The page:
Angina symptoms in a woman

Updated March 23, 2017

According to the American Heart Association, heart disease is the most common cause of death for women in the United States. Angina is a symptom of heart disease that occurs when the heart's blood flow becomes temporarily blocked and the heart is deprived of oxygen. Angina can occur as the result of physical overexertion or it can be the first sign of an impending heart attack. Stable angina is a type of angina that occurs multiple times when the affected individual is being physically active. Unstable angina occurs without provocation and is the more dangerous of the two types of angina. According to the Cleveland Clinic, women often delay seeking treatment because they do not associate their symptoms with heart problems. Women should always seek treatment promptly when experiencing angina symptoms.

Stomach Symptoms

Women are more likely than men to have stomach-related angina symptoms. Women may experience stomach aches or pains. They may also feel nauseous. Women may feel a burning sensation in the upper portion of their abdomen. In addition, many women also experience a sensation that feels like heartburn or indigestion. Sometimes women may primarily have stomach symptoms, while not having any chest pain. Many women do not hurriedly seek medically treatment because they mistake their stomach-related symptoms for some other illness such as acid reflux.

Choking Sensations

The word angina actually means something similar to "choking pain." Individuals having an angina attack may feel as though they are choking or suffocating. Also, they may feel as though they cannot properly swallow. They may also feel like there is a lump stuck in their throat or their throat feels unusually tight. These symptoms may be particularly unsettling, especially when accompanied with shortness of breath.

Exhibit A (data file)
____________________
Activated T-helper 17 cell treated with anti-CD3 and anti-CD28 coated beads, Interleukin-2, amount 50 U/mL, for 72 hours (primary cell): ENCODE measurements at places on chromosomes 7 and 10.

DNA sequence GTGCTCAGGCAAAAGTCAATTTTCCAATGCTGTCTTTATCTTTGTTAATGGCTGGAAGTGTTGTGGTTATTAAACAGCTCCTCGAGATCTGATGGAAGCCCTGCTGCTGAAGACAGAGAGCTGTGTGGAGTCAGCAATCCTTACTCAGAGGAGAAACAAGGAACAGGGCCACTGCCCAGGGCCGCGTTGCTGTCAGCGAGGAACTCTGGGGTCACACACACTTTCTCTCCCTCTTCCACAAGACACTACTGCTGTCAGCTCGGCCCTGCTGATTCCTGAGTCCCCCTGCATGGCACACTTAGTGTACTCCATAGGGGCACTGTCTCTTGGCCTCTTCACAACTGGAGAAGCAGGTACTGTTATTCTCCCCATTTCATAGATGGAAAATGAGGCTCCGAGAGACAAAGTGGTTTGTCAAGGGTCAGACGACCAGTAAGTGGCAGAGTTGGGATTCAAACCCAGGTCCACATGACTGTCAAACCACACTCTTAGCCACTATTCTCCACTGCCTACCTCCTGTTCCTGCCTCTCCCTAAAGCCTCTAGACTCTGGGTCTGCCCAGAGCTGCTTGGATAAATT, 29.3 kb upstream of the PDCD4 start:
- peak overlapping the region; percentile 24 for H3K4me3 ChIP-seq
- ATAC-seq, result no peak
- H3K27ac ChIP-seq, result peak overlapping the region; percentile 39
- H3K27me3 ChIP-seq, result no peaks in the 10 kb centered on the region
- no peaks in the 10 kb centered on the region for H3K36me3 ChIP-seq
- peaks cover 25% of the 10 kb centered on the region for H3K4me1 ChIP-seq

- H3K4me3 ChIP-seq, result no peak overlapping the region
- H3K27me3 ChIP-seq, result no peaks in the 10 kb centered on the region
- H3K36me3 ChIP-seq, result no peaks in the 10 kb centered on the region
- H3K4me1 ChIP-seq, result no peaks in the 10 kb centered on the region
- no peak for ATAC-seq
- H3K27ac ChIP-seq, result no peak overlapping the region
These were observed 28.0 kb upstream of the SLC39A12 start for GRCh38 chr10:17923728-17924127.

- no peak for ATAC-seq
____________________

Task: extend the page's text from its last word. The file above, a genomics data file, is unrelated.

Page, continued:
Shortness of Breath

A woman experiencing an angina attack may experience dyspnea. Dyspnea is shortness of breath. She may suddenly feel as though she cannot catch her breath or inhale enough oxygen. Breathing may also be very shallow. Breathing difficulties may occur when the women has physically exerted herself, which would indicate stable angina. However, breathing difficulties may occur while being idle, which would indicate unstable angina.


Women are more likely to feel dizzy or faint during an angina attack than men. It is possible that a woman may even experience a fainting spell during the attack. They may also feel suddenly very weak and fatigued. This fatigue may come on suddenly and make the woman feel as though her legs might collapse under her. In addition, she may break out into a cold sweat. Angina may also cause a woman to become suddenly pale.

Chest Pain

Women do not always have chest pain when having an angina attack; however, those who do have pain often have sharp, throbbing pains in the chest whereas men more often feel intense chest pressure. Women may also feel an aching, burning or tightening sensation in the chest that comes and goes during the attack. A woman may also feel that her heart is beating faster than normal. A woman having an angina attack may also experience an irregular heartbeat.

Body Pain

Women may also feel pain in other parts of the body when having an angina attack. These pains may be in addition to chest pain or they may occur without chest pain. A woman may experience intense back pain, which she may attribute to other conditions such as a pulled muscle. Also, pain may be felt in the jaw area or in the shoulders or arms. Either arm or shoulder may ache, but more often the pain is on the left side.

Cite this Article A tool to create a citation to reference this article Cite this Article

About the Author

Based in Laurel, Miss., Melody Morgan Hughes covers topics related to education, money and health. She has a Bachelor of Arts in English education from the University of Southern Mississippi, a Master of Education from William Carey University and a Master of Education from Nova Southeastern University.